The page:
Due to legal and regulatory changes in the industry, including the 2018 Farm Bill and recent changes in the implementation of Michigan’s 2014 Industrial Hemp Research Act, the information contained in this Article may no longer be accurate. Please contact an attorney before relying on any information contained in this Article. For more information on cultivating hemp, or the Hemp Pilot Program in Michigan, check out our recent article.
The Coalition to Regulate Marijuana Like Alcohol, also known simply as the “RMLA” recently obtained enough signatures from Michigan voters to be on the November 2018 ballot. While most people think the initiative only “legalizes marijuana”, it also has a little talked about provision that would make industrial hemp legal in the State of Michigan. Hemp has a number of uses, from food (some consider the seeds to be a “superfood”), to industrial products such as rope, paper, and textiles, to use as a water purifier and biofuel. While it is currently legal to grow hemp in Michigan for research purposes, commercial hemp production remains illegal under Michigan law.
Oddly enough, commercial hemp is made illegal under federal law by the Controlled Substances Act (“CSA”), despite the fact that it is not a recreational drug and does not produce a “high” like its close sibling, marijuana. This has been the case since the passage of the CSA in 1970. However, both Michigan and the federal government may soon legalize commercial hemp cultivation.
The RMLA ballot initiative to allow commercial hemp mirrors efforts on the national level to allow commercial hemp cultivation. The recently introduced federal Hemp Farming Act of 2018 would remove hemp from Schedule 1 of the Controlled Substances Act and allow it to be grown as a commercial crop. This is good news not just for farmers looking to grow hemp, but also to the budding CBD industry.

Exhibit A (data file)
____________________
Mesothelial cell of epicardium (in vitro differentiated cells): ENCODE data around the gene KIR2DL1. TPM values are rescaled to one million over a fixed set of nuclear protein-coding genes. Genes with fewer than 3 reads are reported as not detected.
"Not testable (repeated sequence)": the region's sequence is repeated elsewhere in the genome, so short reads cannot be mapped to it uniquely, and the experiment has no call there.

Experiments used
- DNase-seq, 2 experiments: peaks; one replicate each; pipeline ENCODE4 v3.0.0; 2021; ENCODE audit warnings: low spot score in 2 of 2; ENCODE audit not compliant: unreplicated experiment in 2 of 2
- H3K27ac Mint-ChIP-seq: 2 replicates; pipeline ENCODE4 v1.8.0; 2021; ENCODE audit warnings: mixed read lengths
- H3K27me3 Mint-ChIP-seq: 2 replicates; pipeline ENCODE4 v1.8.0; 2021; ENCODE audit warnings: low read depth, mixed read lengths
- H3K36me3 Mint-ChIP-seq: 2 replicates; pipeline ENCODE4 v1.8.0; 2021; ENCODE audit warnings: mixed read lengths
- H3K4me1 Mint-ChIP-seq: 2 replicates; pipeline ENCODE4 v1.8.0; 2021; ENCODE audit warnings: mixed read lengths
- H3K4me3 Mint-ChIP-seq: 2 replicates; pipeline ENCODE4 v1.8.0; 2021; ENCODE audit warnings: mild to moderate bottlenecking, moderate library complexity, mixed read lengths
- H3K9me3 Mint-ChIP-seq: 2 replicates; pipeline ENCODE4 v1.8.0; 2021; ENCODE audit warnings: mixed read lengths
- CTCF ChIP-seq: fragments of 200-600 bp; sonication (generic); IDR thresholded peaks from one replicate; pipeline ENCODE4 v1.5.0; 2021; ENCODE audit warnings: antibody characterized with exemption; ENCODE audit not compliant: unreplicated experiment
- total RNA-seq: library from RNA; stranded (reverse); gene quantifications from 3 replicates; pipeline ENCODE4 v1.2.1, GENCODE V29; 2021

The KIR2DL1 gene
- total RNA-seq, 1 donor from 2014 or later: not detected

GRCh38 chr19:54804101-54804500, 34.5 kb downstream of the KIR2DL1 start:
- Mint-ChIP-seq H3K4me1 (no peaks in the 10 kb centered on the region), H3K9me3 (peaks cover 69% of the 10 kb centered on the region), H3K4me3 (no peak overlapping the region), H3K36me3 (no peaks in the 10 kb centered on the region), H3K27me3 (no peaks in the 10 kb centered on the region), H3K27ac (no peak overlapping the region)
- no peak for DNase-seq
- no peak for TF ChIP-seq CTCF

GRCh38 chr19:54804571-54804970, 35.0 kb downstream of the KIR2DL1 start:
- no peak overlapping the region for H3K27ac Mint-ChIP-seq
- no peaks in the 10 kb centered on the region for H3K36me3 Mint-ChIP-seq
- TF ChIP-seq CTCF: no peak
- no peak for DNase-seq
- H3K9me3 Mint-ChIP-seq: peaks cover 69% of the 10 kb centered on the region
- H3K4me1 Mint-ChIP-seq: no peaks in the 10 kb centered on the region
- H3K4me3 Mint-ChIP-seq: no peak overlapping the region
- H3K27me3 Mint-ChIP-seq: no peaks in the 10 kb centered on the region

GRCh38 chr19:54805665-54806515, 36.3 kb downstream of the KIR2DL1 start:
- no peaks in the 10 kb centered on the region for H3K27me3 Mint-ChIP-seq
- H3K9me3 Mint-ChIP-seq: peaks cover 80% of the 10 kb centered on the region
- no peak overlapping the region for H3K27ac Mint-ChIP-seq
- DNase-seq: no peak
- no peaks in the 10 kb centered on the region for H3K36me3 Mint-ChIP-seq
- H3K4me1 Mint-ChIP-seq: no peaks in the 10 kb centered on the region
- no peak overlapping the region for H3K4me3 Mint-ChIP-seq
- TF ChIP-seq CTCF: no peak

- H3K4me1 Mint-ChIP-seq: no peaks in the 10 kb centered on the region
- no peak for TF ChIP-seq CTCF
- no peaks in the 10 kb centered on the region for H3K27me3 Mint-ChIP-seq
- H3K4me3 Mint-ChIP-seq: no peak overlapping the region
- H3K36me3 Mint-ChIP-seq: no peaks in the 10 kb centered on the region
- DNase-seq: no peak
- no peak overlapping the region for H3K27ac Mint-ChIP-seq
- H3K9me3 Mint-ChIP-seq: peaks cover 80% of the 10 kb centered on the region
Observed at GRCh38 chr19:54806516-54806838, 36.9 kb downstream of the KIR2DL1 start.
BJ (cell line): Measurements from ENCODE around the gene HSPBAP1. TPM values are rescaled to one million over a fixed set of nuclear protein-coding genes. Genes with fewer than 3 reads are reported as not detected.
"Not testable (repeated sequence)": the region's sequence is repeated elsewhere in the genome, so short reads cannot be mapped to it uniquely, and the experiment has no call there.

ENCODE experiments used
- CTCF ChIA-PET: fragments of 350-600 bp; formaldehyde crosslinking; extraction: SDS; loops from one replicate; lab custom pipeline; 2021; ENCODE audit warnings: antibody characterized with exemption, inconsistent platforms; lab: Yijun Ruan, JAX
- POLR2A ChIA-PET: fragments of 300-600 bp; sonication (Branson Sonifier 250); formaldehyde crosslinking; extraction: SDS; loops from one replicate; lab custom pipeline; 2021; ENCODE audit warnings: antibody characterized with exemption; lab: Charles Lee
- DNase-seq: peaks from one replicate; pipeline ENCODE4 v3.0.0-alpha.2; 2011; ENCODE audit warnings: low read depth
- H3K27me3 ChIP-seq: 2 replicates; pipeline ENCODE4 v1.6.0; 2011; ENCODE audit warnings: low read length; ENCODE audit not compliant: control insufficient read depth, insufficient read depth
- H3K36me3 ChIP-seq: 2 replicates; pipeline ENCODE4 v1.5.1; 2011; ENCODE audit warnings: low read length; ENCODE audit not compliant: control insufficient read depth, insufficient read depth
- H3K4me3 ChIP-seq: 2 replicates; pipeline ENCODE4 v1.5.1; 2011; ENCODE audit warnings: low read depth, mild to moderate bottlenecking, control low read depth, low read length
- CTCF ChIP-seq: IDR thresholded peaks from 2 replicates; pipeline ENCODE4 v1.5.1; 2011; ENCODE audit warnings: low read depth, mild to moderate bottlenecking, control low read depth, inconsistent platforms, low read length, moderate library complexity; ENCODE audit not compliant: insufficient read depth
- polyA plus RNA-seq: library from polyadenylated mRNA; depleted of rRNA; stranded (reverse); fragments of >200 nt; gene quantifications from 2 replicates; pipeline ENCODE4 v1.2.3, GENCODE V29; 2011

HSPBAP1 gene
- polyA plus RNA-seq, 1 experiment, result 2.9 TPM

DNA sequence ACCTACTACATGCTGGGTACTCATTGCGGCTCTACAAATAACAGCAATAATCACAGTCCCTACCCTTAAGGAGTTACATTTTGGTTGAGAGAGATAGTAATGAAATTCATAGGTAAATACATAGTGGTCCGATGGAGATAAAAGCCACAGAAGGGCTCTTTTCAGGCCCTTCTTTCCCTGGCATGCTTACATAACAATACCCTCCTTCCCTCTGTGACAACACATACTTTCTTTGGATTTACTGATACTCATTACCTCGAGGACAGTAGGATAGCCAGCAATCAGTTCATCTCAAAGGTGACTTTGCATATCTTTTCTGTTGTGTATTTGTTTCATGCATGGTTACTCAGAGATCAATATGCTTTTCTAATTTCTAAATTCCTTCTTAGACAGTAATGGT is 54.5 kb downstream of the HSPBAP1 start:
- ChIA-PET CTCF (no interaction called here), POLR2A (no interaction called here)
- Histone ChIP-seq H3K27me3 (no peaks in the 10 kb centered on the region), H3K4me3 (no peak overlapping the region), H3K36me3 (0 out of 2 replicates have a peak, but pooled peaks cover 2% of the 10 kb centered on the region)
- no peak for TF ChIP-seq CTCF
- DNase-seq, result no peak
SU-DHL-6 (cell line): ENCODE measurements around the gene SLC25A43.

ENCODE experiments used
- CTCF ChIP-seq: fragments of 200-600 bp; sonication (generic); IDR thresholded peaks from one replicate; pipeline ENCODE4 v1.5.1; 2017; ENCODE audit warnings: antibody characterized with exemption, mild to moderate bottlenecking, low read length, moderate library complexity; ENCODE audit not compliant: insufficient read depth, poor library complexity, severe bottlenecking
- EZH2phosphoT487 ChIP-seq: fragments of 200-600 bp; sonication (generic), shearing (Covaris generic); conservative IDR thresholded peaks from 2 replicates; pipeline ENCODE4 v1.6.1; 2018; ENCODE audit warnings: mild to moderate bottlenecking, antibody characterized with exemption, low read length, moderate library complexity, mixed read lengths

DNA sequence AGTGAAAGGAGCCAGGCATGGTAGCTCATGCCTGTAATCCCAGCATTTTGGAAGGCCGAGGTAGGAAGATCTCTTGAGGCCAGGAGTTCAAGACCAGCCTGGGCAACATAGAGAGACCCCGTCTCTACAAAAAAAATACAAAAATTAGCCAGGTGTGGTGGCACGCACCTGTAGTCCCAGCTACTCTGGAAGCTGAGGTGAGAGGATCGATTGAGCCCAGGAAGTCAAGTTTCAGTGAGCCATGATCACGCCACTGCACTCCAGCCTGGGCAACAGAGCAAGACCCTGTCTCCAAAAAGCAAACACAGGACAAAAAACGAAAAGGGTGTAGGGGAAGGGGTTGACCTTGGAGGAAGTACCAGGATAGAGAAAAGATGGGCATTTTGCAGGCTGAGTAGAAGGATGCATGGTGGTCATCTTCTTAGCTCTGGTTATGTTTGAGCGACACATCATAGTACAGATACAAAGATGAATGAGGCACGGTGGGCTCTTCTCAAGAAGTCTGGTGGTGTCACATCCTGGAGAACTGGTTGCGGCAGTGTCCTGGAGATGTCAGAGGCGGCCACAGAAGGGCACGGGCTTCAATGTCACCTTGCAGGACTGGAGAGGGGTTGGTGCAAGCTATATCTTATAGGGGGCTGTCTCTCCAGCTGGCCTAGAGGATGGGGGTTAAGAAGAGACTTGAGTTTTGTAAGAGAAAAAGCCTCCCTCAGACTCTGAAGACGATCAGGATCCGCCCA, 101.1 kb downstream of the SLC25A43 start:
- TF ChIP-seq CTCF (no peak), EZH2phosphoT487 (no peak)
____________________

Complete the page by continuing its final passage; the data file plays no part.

The Hemp Farming Act of 2018 defines hemp as cannabis sativa with less than 0.3% THC. One little known fact about hemp is that is naturally high in CBD, making it the ideal plant from which to extract CBD. Hemp is also much cheaper to produce than commercially grown Marijuana as it is not nearly as labor and energy intensive to grow.
With the combination of both state and federal initiatives to legalize hemp cultivation and Michigan’s abundance of agricultural lands, the State could see an influx of industrial hemp production, which could, in turn, drive down the cost of pricey CBD extracts. Farmers, as well as MMFLA processors and provisioning centers, should keep a keen eye on these two initiatives as the potential uses—and market—for such products are huge.
If you are considering commercial hemp production in Michigan and are in need of a Hemp Lawyer or Hemp Attorney, you should consult with an experienced business and real estate attorney familiar with issues surrounding the Controlled Substances Act.
The boutique business firm of Scott Roberts Law provides free, in-office consultations to Michigan Hemp, CBD, and Marijuana businesses.
Want to get started in the Hemp Industry? Give us a call at (248) 234-4060.